Speciation by Polyploidy

Polyploidy is when the number of chromosomes in a cell becomes doubled. This can happen by a mutation that simply makes two copies. It can also happen when the chromosomes from two different species are mixed.

One obvious consequence is that the resulting creature has no one it can breed with. However, this is not necessarily a problem. For example, many plants are both male and female, so they can simply fertilize themselves. Some earthworms can do this too.

An example is the gilia plant from the Mojave desert in California. The species Gilia transmontana turned out to be a hybrid of Gilia minor and Gilia clokeyi. It has as many chromosomes as the other two combined, and its flowers have an intermediate shape. Since chromosomes are not all the same length, we can even say which transmontana chromosomes came from which ancestor.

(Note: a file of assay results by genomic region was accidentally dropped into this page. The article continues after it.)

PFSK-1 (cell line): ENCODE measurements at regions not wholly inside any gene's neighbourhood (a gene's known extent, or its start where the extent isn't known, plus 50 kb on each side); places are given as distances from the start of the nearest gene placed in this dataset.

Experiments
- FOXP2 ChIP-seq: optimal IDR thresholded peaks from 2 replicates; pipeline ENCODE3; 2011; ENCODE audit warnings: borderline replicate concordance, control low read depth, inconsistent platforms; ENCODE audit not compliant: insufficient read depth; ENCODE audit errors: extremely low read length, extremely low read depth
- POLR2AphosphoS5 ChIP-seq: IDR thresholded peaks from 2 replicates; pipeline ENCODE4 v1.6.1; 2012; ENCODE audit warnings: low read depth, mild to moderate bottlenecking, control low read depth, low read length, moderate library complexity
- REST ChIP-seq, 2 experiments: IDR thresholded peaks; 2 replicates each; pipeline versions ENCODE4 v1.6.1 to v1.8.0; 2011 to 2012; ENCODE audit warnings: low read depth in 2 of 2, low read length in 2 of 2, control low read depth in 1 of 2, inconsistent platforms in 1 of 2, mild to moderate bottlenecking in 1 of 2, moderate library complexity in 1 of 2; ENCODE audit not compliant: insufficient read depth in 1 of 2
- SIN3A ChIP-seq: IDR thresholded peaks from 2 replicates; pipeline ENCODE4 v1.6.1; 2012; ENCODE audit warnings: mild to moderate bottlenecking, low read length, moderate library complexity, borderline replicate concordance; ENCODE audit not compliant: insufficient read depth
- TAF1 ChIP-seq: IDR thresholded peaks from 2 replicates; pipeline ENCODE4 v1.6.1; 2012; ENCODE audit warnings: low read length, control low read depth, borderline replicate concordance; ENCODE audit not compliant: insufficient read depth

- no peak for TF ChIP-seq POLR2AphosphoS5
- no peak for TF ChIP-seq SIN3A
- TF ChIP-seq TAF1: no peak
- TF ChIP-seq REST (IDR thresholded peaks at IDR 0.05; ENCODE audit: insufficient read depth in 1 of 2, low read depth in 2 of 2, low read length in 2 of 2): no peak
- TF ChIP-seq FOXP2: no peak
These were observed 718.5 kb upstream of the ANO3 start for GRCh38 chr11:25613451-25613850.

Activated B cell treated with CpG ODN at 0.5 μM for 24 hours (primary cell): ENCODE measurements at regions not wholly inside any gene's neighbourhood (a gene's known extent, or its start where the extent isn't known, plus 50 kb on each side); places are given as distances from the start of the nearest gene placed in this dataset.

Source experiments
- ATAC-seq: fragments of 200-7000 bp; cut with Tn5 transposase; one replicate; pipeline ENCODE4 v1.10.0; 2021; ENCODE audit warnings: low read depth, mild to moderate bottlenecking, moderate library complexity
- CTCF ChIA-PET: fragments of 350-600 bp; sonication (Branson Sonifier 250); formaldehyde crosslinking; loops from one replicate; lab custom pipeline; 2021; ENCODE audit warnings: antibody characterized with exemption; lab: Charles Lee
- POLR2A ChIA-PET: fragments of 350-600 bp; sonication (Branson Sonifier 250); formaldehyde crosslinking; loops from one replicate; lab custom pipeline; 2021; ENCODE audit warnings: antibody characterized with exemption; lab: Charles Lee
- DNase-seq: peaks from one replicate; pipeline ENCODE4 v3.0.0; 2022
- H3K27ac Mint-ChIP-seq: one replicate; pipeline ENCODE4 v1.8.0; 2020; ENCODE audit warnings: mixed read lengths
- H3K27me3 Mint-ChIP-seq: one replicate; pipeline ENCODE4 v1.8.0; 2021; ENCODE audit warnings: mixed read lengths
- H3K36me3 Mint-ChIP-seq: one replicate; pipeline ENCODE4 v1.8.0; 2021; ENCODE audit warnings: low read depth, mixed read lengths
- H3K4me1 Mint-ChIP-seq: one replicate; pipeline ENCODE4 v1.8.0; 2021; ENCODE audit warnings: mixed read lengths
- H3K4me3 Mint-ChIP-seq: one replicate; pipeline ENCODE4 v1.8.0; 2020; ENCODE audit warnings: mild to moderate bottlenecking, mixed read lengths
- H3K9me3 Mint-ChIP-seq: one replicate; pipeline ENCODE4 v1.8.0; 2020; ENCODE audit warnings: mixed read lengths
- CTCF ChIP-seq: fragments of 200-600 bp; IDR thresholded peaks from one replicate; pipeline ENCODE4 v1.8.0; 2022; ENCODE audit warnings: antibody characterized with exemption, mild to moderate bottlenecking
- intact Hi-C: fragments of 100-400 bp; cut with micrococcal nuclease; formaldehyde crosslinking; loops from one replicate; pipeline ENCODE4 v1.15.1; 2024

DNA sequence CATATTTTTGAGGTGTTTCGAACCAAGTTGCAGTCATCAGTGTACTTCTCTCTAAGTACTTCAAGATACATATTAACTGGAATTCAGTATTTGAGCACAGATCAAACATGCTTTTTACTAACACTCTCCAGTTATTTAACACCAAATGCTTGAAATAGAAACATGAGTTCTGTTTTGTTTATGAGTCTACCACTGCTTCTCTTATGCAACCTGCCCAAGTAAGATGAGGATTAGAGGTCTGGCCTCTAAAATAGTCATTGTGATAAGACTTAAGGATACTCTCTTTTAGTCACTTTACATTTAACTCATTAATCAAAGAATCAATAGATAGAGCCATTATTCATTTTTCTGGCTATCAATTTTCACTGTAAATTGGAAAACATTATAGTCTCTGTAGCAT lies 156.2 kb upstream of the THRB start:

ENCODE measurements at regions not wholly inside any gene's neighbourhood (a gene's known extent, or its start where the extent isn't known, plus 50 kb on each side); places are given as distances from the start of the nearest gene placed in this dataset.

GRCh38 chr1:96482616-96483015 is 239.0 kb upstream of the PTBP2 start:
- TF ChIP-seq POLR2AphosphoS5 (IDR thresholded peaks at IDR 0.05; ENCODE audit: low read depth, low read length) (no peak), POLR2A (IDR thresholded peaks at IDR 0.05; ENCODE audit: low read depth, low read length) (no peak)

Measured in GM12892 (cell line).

How do we know that this is possible?

Because we have caused it. Many species of common garden flowers - tulips, crocuses, irises and primroses - have been created artificially in this way. (We have a chemical, colchicine, which encourages the process.)

Even better, we have deliberately re-created wild plants. The first one was the mint Galeopsis tetrahit, which was made artificially by hybridising G. pubescens and G. speciosa. The artificial hybrid was identical to the wild plant and could breed freely with it.

Is this a common method of speciation?

About half of angiosperm (flowering plant) species seem to have originated this way. Relatively few animal species are thought to have originated this way, because not all animals can self-fertilize or reproduce asexually. However, brine shrimp, weevils, bagworm moths and flies seem to have arisen this way.

Last modified: 7 January 2001

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